How to Treat a Calf Strain

calf strain
The area of the leg behind the knee that reaches to the ankle is called the calf, deriving from the Old Norse word, kalfi, which referred to muscles in the lower leg.

In any case, our calves comprise two major muscles: the soleus and the gastrocnemius. The gastrocnemius is the large, diamond-shaped muscles that gives our lower legs their bulge. The soleus muscle is a flat muscle that lies beneath the gastrocnemius. They taper and merge with our Achilles tendon, which inserts into our heel bone. They are responsible for the downward motion of our foot. The calf muscles pull the heel up to allow for forward motion.

Calf Strain Symptoms

The most common injury to our calf muscle is a calf strain, which is also called a pulled calf muscle and a calf muscle tear. In actuality, the two conditions refer to different degrees of the same problem. They result from overstretching the muscle and tearing some or all of the fibres. The difference is in severity.

The most severe injury is a rupture, in which the muscle is completely torn away from the bone. The least severe is a Grade 1 strain. Strains can be cumulative, resulting from injuries over time, or instantaneous, occurring as the result of a particular movement or injury.

With a Grade 1 calf strain, the muscle is partially stretched; a few fibres may be torn. The muscle may feel tender or painful, but your motion isn’t impaired and you can walk normally.

A Grade 2 calf strain is a moderate injury with more stretching and more muscle fibres torn. You may feel a snapping or pulling sensation when the tears occur and you’ll probably feel tenderness and some pain. You’ll find a loss of strength in the calf and may find yourself limping as you walk.

A Grade 3 calf strain is a severe tear of your muscle fibres; it may even be torn all the way through. This is called a rupture and the muscle itself may collapse or roll up into a ball that can be seen under the skin. You should feel extreme pain and won’t be able to walk.

Calf strains mean injured muscles and disrupted cells, leading to bleeding and bruising under the skin. Bruising may extend down the leg toward the ankle as gravity forces some of the blood lower. There will likely be swelling in the area and the muscles may feel tight.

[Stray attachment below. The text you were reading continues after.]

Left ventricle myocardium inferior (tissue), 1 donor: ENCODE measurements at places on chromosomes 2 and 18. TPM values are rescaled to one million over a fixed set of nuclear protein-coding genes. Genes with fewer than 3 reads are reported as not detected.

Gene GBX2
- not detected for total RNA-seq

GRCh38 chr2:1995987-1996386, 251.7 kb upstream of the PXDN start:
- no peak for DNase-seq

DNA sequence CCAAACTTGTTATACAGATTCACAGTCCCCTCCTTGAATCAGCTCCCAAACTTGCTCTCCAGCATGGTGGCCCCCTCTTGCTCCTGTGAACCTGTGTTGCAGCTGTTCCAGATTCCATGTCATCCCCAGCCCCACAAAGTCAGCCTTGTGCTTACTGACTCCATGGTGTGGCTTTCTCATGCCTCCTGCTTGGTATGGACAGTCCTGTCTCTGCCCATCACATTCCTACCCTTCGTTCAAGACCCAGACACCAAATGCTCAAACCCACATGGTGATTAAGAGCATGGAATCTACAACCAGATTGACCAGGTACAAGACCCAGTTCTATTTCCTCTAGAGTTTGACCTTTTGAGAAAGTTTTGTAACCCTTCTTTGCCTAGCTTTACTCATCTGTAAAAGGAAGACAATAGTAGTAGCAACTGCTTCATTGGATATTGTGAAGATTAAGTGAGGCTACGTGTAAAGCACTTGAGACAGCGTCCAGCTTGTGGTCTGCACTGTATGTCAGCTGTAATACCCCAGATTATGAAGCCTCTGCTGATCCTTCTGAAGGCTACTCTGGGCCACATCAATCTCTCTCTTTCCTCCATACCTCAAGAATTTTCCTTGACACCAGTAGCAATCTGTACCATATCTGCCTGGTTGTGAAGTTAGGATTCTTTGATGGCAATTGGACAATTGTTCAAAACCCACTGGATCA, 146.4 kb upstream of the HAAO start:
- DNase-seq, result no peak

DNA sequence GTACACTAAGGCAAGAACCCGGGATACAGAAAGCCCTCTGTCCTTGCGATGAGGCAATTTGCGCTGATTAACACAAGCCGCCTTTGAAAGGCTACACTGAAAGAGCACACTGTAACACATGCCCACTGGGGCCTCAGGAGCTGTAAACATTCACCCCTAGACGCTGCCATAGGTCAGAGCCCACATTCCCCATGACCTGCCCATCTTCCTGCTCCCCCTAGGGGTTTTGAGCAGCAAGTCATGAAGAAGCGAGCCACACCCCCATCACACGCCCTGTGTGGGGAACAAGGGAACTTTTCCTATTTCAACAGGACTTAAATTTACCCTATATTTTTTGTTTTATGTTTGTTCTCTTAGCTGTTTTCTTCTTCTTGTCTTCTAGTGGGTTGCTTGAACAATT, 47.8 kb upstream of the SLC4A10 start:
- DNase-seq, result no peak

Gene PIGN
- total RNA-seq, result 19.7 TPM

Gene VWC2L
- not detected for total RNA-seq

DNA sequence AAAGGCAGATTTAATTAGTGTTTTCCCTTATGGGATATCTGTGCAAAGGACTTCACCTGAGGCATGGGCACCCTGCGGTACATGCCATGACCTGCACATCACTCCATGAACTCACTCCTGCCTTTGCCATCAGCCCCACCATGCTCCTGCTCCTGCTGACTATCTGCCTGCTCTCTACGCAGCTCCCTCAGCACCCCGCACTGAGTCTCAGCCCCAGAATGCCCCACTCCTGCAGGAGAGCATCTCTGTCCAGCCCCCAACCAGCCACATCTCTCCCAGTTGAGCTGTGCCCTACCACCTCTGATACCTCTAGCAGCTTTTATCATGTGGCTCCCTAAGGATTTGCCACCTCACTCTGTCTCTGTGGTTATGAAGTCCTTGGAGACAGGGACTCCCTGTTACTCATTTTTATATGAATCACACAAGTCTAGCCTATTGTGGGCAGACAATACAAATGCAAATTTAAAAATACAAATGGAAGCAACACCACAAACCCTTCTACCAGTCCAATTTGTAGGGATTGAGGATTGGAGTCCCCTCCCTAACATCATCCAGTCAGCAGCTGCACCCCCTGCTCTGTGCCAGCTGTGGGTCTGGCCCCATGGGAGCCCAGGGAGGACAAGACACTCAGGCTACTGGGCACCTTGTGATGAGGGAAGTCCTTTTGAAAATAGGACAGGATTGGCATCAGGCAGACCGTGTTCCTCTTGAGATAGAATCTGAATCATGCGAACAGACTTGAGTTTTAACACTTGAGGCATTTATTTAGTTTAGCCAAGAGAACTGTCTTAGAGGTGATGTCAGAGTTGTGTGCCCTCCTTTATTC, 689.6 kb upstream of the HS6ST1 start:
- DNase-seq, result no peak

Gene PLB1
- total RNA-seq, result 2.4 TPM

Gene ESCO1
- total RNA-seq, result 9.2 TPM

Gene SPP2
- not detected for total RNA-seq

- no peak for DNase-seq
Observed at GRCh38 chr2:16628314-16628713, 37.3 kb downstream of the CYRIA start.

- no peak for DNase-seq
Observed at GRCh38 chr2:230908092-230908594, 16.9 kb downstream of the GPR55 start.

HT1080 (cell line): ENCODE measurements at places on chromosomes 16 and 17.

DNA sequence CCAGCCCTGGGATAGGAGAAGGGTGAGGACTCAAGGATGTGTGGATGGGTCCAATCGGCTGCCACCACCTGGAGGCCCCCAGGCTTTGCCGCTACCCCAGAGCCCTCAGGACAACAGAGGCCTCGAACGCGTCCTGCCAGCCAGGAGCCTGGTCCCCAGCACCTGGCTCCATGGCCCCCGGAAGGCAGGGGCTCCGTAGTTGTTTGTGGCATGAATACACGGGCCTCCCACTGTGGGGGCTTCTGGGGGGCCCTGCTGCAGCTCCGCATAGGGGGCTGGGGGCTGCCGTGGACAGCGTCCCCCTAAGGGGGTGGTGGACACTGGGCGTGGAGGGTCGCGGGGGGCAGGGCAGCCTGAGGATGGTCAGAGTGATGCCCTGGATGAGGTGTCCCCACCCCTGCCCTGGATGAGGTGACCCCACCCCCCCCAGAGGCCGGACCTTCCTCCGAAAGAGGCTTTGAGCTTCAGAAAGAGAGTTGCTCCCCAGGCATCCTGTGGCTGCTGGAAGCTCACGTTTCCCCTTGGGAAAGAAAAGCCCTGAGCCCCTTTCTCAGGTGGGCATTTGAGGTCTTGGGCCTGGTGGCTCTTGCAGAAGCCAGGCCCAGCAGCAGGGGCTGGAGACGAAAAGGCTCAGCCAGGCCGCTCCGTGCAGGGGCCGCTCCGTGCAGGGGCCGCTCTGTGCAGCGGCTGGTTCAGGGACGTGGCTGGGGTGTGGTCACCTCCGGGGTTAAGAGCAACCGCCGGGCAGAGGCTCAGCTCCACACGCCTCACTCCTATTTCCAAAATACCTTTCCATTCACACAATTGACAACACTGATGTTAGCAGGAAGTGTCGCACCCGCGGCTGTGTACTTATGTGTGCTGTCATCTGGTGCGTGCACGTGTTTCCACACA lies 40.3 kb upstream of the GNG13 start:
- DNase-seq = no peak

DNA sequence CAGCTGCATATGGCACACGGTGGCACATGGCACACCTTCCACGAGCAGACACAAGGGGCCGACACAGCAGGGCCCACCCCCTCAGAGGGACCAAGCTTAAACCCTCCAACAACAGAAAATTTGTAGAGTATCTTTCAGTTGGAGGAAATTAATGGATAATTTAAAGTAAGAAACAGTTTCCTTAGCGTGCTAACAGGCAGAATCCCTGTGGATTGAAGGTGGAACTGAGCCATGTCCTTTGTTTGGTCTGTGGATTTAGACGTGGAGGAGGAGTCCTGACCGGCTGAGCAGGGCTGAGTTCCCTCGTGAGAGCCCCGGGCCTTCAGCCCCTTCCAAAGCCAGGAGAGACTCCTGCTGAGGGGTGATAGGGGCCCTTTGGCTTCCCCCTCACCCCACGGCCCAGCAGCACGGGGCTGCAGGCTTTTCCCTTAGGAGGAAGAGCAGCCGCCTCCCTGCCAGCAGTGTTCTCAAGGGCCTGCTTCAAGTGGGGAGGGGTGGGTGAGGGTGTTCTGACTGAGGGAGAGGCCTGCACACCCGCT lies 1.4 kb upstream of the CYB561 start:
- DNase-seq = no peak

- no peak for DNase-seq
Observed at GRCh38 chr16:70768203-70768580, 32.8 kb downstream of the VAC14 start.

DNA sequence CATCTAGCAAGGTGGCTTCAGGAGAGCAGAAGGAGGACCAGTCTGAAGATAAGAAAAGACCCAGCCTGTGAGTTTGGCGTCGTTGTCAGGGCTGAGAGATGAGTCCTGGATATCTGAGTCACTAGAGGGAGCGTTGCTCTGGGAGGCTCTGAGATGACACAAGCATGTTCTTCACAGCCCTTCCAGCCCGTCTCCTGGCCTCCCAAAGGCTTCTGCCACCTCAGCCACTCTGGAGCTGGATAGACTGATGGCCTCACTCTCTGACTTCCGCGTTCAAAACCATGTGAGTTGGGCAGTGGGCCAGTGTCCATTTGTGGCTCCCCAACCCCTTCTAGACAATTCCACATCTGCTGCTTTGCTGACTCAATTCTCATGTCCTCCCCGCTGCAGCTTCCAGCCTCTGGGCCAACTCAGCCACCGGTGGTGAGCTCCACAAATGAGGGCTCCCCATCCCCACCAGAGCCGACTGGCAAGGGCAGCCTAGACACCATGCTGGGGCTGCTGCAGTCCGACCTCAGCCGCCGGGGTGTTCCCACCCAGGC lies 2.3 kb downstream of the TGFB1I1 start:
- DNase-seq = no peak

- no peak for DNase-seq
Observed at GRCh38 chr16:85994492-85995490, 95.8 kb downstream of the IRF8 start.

calf muscle injury

Common Causes for a Calf Muscle Injury

Often, a calf muscle injury occurs during a sporting activity when you push off on your foot quickly to achieve a burst of speed. Athletes in sports such as tennis, baseball, soccer and track are often subject to strains, as are gymnasts and dancers.

In general, calf muscle injuries are caused by sudden or forceful, uncontrolled movement, and can occur instantly – an acute injury – or over time – an overuse injury. As we age, our calves become more vulnerable to injury.

Calf Strain Treatment

When a calf strain first occurs, take care of it during the first 24 hours by adopting the RICE method: Rest, Ice, Compression and Elevation. This includes resting on your couch, elevating your injured leg, icing it every two hours for about 20 minutes and wrapping it tightly in an elastic bandage. If you must walk, heel lifts in your shoes are recommended.

For Grade 2 or 3 strains, you’ll probably want to see your physician for an accurate diagnosis. A Grade 3 strain may require surgery to repair the tear, and you may need to undergo an MRI (magnetic resonance imaging), a CT (computed tomography) scan or a calf muscle ultrasound to confirm the diagnosis.

For Grade 1 and 2 strains, your physician will probably suggest a course of physiotherapy to help you rehabilitate your injured calf. Your physiotherapist will design a course of treatment that will encompass minimizing pain, improving motion and strength and minimizing recovery time. To minimize pain, a combination of hands-massage, ultrasound, electricity and taping may come into play.

Initially, your physiotherapist may gently manipulate your calf to allow gentle motion; you’ll progress to exercises and stretches. You’ll also start to do strengthening exercises, possibly employing weights or machines to work your calf appropriately. Your physiotherapist will work with you to achieve your goals of returning to activity and participating in the sports you love.

Any injury takes time to rehabilitate, so the best strategy is to prevent it from occuring in the first place. Be sure to do warmup exercises before participating in a sport and follow a stretching and strengthening program during the off season. Wear shoes that fit properly and don’t increase the intensity of your activity too quickly. There are no guarantees that injuries won’t happen, but these measures will make it less likely.

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